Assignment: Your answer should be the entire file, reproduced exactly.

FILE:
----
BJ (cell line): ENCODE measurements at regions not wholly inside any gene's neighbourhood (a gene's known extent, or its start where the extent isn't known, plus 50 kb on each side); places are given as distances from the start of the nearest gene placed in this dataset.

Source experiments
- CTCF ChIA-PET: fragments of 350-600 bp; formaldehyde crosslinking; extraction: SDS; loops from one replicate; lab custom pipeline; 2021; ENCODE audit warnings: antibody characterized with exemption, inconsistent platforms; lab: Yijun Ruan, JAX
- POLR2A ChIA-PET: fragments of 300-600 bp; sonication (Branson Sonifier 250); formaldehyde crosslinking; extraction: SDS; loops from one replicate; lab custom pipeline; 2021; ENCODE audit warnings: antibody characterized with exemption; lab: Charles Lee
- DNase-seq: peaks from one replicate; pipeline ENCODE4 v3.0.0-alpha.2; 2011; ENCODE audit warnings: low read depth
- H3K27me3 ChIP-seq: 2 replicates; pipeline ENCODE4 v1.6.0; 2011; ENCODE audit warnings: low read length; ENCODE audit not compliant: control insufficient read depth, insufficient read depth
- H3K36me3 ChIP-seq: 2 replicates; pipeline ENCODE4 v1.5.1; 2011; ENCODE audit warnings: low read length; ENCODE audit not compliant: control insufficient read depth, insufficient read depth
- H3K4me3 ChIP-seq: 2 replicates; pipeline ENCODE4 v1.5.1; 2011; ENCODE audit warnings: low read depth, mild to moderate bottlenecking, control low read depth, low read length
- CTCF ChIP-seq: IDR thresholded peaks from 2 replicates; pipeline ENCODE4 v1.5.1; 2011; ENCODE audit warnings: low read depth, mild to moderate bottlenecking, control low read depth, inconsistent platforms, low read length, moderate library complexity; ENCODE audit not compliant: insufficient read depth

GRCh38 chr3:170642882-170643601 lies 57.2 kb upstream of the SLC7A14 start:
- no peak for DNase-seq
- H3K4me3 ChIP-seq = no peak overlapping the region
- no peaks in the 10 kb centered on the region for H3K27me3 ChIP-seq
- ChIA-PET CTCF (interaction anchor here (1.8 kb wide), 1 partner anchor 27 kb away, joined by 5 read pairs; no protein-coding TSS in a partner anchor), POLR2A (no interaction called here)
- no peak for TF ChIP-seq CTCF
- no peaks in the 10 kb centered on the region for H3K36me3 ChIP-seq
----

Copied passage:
BJ (cell line): ENCODE measurements at regions not wholly inside any gene's neighbourhood (a gene's known extent, or its start where the extent isn't known, plus 50 kb on each side); places are given as distances from the start of the nearest gene placed in this dataset.

Source experiments
- CTCF ChIA-PET: fragments of 350-600 bp; formaldehyde crosslinking; extraction: SDS; loops from one replicate; lab custom pipeline; 2021; ENCODE audit warnings: antibody characterized with exemption, inconsistent platforms; lab: Yijun Ruan, JAX
- POLR2A ChIA-PET: fragments of 300-600 bp; sonication (Branson Sonifier 250); formaldehyde crosslinking; extraction: SDS; loops from one replicate; lab custom pipeline; 2021; ENCODE audit warnings: antibody characterized with exemption; lab: Charles Lee
- DNase-seq: peaks from one replicate; pipeline ENCODE4 v3.0.0-alpha.2; 2011; ENCODE audit warnings: low read depth
- H3K27me3 ChIP-seq: 2 replicates; pipeline ENCODE4 v1.6.0; 2011; ENCODE audit warnings: low read length; ENCODE audit not compliant: control insufficient read depth, insufficient read depth
- H3K36me3 ChIP-seq: 2 replicates; pipeline ENCODE4 v1.5.1; 2011; ENCODE audit warnings: low read length; ENCODE audit not compliant: control insufficient read depth, insufficient read depth
- H3K4me3 ChIP-seq: 2 replicates; pipeline ENCODE4 v1.5.1; 2011; ENCODE audit warnings: low read depth, mild to moderate bottlenecking, control low read depth, low read length
- CTCF ChIP-seq: IDR thresholded peaks from 2 replicates; pipeline ENCODE4 v1.5.1; 2011; ENCODE audit warnings: low read depth, mild to moderate bottlenecking, control low read depth, inconsistent platforms, low read length, moderate library complexity; ENCODE audit not compliant: insufficient read depth

GRCh38 chr3:170642882-170643601 lies 57.2 kb upstream of the SLC7A14 start:
- no peak for DNase-seq
- H3K4me3 ChIP-seq = no peak overlapping the region
- no peaks in the 10 kb centered on the region for H3K27me3 ChIP-seq
- ChIA-PET CTCF (interaction anchor here (1.8 kb wide), 1 partner anchor 27 kb away, joined by 5 read pairs; no protein-coding TSS in a partner anchor), POLR2A (no interaction called here)
- no peak for TF ChIP-seq CTCF
- no peaks in the 10 kb centered on the region for H3K36me3 ChIP-seq